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I'm looking for a way to remove any trace of old coredumps in coredumpctl list. At the moment it lists coredumps beginning at 2014-12-14 - I've updated software so often between then and now that I doubt those old coredumps are going to help me debug any problems now. Unfortunately removing the files from /var/lib/systemd/coredump only made the asterisk in the "PRESENT" column of coredumpctls output disappear.

I couldn't find any way to remove all information about coredumps in the manpages or in the help output of coredumpctl.

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  • There is no such capability yet (and just deleting the dumps is technically not the right way either). So, for as much as the other "solutions" don't even seem to address the issue directly, this is the best atm.
    – mirh
    Sep 5, 2020 at 13:57

5 Answers 5

9

First you may prune the journal discarding entries older than a day:

journalctl --vacuum-time=1d

Since "coredumpctl list" lists the dumpfiles recorded by the journal, you may manually delete the dump files from /var/lib/systemd/coredump that are not listed.

coredumpctl list

Browse the dump files, compare the files with the results from the command and delete the files not listed.

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  • 16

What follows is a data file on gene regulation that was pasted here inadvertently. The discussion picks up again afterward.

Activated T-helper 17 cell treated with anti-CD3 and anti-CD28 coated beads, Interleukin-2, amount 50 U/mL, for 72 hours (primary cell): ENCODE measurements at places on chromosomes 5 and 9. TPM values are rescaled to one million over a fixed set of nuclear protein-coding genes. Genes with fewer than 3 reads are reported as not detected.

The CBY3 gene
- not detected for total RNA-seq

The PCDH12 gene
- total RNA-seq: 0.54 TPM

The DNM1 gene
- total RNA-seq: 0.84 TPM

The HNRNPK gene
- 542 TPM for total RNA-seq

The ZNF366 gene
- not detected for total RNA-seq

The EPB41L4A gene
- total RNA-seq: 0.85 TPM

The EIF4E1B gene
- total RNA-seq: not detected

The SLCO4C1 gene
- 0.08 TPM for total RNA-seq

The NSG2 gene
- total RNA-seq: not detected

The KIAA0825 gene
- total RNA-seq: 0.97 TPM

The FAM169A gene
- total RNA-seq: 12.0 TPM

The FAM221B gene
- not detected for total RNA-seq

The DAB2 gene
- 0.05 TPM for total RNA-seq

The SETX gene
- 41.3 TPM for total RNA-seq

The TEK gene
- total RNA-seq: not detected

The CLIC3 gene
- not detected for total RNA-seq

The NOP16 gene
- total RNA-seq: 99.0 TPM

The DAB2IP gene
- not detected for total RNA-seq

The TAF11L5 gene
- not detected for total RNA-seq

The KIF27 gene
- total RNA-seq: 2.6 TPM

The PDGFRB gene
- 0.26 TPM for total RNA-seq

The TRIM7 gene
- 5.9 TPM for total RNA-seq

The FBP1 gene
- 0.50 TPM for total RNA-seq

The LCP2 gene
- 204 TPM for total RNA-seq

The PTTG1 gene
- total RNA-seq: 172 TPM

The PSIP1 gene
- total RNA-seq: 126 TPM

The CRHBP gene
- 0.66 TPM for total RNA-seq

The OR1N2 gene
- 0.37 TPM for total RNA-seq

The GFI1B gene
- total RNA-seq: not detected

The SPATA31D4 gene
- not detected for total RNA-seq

It's not a solution. It's not even a workaround. It's an action that deletes a lot of the logged stuff in the attempt to delete the dumps. Also not good!
    – EnzoR
    Dec 2, 2018 at 11:25
  • Who ever wanted to build up a library of core dumps in the first place? You fix the bug and forget, right?
    – Adrian May
    Jul 20, 2019 at 8:18
  • @EnzoR You've commented twice that deleting the journal logs is a bad idea. Why do you insist on this? They're taking 3 GiB on my 18GiB system, and I usually would only look at the logs every once in a while, usually if something is working poorly, and then rinse once I've fixed whatever was broken.
    – mazunki
    Mar 27, 2021 at 18:36
  • 1
    @mazunki Deleting logs is always a bad idea, unless it's a non-production system. I presume you fixed your stuff thanks also to the logs. What if the logs were not there anymore? While I can understand that removing core dumps can make some sense, removing everything altogether is a radical approach. Of course, there is little technical contents in my suggestion as it sounds more like a philosophical thing. I would considetr a better approach to logging and disk sizing.
    – EnzoR
    Mar 31, 2021 at 6:50
7

journalctl ONLY archives journal files, it does not include coredump files, unless specifically set Storage=journal. So the accepted answer is NOT correct (missing conditions).

e.g. journalctl --vacuum-time=7d keeps no older than 7 days' worth of journal.

The closest I can find is the coredump.conf file, use MaxUse to enforce disk space taken by externally (default Storage=external) stored core dumps, defaults to /var/lib/systemd/coredump.

check kernel.core_pattern

cat /proc/sys/kernel/core_pattern
|/usr/lib/systemd/systemd-coredump %P %u %g %s %t %c %h

RTFM